]. First, the majority of the selected risk factors differ. The previous study had 11 risk variables to characterize only MetS; while the current one includes MetS variables and variables that additionally embrace cardiac geometry and function. Second, the sample sizes are not the same, and vary because of elimination due to missing values per variable and inability to include subjects from the 5th
HyperGEN center that did not participate in the ECHO study. Third, only 50–57% of the total original risk factors' variance was explained by the latent factors accepted in the model. Finally, the identified factors differ across studies in terms of the contribution of specific risk factors. Nevertheless when it comes to the "Lipids-INS" factor, (where a key contribution in African Americans was from HDLC, TG, and INS), the suggestive QTL found in the previous study on chromosome 11q24, is replicated in this study with a similar LOD score, but with a shift of the peak location (from 131.3 cM to 113.1 cM). Combined traits analysis can discover QTL locations that affect more than one trait, i.e. with pleiotropic effects. The 11q23-24 human genome location is well known for a cluster of genes (APOA1, APOC3, APOA4
, and APOA5
), which effect the lipid levels as well as is associated with DM and heart disease [35
]. In contrast, the use of two methodologies with and without Varimax rotation it might artificially increase the chances to obtain significant linkage results. Rao and Gu [36
] showed that for a set of 400 genome wide markers, if the LOD score threshold is relaxed to ~1.75, one expects a tolerance of 1 false-positive per genome. It is expected that this threshold, used by us in reporting results, may achieve a better "balance" of the types of the statistical errors. However, in this study we emphasized LOD score results at the level of above 2.5 and 3. Also the arrangements of risk factors into MetS (and ECHO) factors lessen multiple comparison issues [37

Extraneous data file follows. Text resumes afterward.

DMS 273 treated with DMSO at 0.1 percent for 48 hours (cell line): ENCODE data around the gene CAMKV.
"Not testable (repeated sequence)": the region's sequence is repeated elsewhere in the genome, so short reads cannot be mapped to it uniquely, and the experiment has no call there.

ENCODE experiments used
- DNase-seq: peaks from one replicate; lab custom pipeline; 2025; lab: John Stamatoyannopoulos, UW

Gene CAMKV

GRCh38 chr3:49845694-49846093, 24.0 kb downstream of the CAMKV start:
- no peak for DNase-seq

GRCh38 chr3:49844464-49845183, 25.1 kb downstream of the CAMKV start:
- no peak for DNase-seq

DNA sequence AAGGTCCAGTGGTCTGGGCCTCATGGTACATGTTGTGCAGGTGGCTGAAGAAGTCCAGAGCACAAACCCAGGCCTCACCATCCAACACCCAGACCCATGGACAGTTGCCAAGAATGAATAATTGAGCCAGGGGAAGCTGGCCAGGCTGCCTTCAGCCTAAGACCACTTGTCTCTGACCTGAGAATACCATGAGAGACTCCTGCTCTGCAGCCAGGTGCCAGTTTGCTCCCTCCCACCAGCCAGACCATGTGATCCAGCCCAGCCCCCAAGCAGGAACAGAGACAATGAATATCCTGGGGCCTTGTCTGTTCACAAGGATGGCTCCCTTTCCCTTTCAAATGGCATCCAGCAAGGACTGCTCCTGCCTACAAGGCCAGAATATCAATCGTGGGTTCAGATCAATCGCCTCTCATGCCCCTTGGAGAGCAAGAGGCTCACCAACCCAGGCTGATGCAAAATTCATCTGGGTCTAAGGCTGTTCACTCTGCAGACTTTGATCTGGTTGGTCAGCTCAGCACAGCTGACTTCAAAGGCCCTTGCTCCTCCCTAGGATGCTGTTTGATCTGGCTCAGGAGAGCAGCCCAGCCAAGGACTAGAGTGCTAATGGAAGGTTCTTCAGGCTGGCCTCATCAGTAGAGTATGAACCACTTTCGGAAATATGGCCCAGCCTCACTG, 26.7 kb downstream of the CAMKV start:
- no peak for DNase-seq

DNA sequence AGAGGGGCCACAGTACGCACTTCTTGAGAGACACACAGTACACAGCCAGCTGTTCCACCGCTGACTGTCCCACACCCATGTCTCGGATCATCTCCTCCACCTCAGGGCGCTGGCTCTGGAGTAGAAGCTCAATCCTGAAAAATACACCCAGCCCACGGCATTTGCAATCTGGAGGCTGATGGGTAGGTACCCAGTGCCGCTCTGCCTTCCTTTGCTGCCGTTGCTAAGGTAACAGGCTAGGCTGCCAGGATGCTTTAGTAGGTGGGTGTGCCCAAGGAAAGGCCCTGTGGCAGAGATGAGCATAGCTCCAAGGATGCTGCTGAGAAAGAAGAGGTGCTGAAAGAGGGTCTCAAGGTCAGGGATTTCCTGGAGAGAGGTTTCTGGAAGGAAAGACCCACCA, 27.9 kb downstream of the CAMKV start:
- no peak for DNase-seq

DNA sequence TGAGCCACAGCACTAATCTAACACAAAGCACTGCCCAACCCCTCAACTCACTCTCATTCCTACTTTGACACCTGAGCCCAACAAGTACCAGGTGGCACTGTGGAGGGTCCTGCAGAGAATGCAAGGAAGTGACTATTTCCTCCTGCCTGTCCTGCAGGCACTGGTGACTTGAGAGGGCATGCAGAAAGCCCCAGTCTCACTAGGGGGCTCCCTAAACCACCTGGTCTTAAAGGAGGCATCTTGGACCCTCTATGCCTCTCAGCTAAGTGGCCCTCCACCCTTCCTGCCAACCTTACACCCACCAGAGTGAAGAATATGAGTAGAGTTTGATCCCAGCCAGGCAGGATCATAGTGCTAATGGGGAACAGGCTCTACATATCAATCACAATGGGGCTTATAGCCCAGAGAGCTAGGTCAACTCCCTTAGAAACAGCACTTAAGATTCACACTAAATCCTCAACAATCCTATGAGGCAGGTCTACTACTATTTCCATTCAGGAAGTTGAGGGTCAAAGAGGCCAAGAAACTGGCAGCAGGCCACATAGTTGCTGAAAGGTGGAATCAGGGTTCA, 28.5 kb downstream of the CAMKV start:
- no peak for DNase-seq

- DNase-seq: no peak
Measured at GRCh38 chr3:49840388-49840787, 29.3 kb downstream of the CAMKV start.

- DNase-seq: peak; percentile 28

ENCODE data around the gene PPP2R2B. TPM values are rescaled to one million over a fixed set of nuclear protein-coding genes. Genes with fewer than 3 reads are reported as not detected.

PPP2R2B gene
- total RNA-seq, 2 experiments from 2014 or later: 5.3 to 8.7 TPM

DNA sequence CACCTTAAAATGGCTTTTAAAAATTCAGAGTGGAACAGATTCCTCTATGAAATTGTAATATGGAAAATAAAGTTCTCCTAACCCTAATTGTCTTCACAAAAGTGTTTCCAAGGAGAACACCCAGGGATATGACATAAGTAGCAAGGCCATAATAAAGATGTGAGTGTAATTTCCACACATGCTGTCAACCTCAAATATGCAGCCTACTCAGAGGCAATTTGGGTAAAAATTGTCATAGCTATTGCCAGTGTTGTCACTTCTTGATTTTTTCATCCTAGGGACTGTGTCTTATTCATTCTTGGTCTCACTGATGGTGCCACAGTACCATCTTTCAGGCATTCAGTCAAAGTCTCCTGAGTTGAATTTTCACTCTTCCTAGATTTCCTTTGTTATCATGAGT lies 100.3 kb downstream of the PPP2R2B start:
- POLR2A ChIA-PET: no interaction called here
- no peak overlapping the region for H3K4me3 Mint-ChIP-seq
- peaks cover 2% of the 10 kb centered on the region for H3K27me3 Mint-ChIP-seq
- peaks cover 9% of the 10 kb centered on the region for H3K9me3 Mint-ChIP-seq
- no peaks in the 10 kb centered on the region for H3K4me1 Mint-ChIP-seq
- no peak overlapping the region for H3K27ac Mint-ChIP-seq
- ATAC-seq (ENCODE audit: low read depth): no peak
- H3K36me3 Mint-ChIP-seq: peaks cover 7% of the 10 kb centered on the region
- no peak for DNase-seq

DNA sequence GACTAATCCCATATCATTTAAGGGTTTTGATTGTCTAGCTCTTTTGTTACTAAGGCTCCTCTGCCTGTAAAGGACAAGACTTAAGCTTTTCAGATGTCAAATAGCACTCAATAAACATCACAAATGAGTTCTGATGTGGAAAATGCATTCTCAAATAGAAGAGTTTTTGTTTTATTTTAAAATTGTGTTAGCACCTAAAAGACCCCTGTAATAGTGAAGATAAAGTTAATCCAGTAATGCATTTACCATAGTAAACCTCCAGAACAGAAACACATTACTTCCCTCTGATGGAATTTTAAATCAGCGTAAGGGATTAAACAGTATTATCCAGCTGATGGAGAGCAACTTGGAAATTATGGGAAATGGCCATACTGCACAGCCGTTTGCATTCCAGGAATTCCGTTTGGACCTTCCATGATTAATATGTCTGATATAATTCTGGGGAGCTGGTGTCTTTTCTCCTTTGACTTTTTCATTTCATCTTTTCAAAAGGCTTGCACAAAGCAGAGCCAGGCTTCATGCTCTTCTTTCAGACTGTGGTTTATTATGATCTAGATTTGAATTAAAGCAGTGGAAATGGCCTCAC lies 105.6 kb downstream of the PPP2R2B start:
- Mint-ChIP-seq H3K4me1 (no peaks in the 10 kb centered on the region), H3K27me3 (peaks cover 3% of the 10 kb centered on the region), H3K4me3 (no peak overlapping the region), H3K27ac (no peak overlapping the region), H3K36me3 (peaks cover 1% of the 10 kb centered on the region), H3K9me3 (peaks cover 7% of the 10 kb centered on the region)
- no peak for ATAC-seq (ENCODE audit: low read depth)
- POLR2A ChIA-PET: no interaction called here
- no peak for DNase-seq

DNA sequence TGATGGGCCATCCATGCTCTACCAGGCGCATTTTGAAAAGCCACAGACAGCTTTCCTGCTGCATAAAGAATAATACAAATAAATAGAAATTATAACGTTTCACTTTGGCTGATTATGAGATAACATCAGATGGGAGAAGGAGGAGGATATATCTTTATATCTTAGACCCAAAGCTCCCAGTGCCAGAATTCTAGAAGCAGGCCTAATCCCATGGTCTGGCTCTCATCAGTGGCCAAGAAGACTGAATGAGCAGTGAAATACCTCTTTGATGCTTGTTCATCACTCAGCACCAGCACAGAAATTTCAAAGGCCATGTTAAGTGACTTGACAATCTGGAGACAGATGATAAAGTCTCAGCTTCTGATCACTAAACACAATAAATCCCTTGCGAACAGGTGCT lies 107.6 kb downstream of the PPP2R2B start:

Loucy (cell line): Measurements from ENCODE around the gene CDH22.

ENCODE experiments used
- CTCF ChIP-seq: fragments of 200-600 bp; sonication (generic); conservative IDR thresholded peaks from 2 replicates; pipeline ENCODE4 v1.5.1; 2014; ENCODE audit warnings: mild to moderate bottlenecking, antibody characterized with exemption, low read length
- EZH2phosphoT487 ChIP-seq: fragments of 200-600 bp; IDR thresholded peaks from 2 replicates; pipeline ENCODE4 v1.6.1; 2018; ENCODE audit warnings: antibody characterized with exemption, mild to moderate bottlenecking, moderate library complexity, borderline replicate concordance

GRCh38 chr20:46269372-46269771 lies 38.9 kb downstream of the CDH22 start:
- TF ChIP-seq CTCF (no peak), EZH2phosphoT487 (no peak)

]. Another problem is the fact that we did not have a full evidence of replication about the QTLs in African-Americans and whites. Hirschhorn et al [38
] have shown through simulations that a QTL explaining 20% of variance can produce strong signal in one linkage analysis, but it can be undetectable in another one, simply for the reason of sampling variation. An additional possibility is that a common causal genetic mutation in one population might be rare in another population.
We expected not only that factor scores to provide an opportunity to detect pleiotropic gene effects. In addition, when traits closely related such as SBP and DBP form a separate factor they provide an increased power to detect putative QTLs compared with single trait analysis. For example, analyzing separately SBP and DBP produced weak LOD scores in the peak found on chromosome 19. When analyzed with the factor scores in African Americans we found a LOD score of 2.67, 2.18, 2.97, and 1.98 depending on the rotation method used and including or excluding T2D subjects. Nevertheless we do not know if the BP factor findings are true or type I error results. Consequently, further elucidation of the precise location of the causative polymorphisms of the identified linkage peaks is being processed with an abundant number of SNPs.